To turn this into a totals query, click the Totals button in the Show/Hide group of the Design contextual tab under Query Tools to open the Total row in the design grid, as shown in Figure 8–21. When you first click the Totals button in the Show/Hide group, Access displays Group By in the Total row for any fields you already have in the design grid. At this point the records in each field are grouped but not totaled. If you were to run the query now, you’d get one row in the recordset for each set of unique values-but no totals. You must replace Group By with an aggregate function in the Total row.
Figure 8–21: The Total row in the design grid allows you to define aggregate functions.
Access provides nine aggregate functions for your use. You can choose the one you want by typing its name in the Total row in the design grid or by clicking the small arrow and selecting it from the list. You can learn about the available functions in Table 8–1.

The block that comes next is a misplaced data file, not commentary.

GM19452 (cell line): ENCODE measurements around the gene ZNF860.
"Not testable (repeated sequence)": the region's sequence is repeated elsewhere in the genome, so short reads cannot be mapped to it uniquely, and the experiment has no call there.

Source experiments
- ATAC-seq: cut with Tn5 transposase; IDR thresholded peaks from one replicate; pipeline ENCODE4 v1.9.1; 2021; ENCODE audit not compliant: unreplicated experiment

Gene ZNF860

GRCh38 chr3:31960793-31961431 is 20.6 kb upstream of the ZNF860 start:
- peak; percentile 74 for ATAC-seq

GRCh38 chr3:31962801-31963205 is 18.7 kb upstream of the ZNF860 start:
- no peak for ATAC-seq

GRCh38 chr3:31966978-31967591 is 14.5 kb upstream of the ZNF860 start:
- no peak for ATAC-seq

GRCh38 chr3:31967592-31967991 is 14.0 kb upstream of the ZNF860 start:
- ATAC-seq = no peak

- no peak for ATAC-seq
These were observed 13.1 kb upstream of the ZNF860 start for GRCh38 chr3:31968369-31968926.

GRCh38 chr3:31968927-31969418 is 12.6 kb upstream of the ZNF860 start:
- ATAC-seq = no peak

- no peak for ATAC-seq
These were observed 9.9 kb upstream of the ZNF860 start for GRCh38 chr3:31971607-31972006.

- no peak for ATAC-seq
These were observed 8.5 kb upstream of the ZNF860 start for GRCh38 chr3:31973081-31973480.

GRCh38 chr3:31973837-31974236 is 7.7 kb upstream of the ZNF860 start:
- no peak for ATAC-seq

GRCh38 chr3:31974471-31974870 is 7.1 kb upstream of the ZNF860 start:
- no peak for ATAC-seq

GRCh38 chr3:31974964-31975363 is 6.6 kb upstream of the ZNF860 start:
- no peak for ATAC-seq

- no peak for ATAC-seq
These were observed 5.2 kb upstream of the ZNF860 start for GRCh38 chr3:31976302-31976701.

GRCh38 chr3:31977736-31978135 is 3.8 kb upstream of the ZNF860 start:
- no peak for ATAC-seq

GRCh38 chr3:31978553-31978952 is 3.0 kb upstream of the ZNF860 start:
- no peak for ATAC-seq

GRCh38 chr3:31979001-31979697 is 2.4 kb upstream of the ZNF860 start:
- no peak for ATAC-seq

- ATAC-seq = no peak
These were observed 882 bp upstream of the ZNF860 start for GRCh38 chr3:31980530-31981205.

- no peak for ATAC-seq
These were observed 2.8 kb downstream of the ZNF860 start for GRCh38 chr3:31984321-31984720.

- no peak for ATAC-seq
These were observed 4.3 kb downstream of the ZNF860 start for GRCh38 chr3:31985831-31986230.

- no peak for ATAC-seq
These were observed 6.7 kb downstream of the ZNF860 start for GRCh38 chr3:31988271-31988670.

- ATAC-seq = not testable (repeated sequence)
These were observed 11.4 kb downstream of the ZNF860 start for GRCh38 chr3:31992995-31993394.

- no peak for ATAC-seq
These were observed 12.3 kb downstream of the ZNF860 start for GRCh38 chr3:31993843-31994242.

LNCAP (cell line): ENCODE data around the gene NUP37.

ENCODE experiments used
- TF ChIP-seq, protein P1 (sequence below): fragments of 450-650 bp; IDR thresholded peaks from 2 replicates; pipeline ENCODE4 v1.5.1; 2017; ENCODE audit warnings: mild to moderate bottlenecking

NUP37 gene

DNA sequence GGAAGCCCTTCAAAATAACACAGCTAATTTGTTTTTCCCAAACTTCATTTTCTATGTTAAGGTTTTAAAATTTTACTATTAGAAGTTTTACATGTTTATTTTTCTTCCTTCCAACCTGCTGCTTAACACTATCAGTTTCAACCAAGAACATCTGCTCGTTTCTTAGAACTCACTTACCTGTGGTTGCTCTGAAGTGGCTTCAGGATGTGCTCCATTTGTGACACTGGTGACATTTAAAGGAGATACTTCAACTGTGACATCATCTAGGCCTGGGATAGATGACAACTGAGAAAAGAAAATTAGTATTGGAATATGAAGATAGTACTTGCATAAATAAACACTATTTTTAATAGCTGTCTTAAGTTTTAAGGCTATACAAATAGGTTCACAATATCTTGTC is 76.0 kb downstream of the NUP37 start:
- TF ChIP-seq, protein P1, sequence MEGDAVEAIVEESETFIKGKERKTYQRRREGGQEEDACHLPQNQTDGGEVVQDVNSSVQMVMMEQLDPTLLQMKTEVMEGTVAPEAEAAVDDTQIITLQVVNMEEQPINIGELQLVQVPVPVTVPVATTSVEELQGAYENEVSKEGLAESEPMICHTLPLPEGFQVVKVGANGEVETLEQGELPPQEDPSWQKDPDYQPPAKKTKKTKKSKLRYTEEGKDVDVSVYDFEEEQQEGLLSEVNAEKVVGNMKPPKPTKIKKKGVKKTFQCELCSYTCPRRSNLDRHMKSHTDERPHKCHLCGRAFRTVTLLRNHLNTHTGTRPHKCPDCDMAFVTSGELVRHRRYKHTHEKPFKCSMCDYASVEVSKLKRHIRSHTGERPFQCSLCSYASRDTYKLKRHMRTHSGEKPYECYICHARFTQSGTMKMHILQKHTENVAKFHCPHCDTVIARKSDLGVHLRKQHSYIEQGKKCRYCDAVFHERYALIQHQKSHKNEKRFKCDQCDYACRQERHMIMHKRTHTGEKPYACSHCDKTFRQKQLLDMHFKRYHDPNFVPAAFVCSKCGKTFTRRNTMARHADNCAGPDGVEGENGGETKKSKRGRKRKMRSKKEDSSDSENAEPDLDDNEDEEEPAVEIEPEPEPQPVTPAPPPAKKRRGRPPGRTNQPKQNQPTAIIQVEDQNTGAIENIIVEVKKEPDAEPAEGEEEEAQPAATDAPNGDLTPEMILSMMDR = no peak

Let’s experiment with the query you started earlier in this section to understand some of the available functions. First, you probably don’t want to see information grouped by individual date. Data summarized over each month would be more informative, so create an expression to replace the CheckInDate field as follows:
CheckInMonth: Format([CheckInDate], "yyyy mm")
The Format function works similarly to the table field Format property you learned about in Chapter 4. The first parameter is the name of the field or the expression that you want to format, and the second parameter specifies how you want the data formatted. In this case, we’re asking Format to return the four-digit year and two-digit month number.
For more information about Format settings, see “Setting Control Properties” on page 651.
Change the Total row under TotalCharge to Sum. Add the TotalCharge field from tblReservations three more times, and choose Avg, Min, and Max, respectively, under each. Finally, add the ReservationID field from tblReservations and choose Count in the Total row under that field. Your query design should now look like Figure 8–22.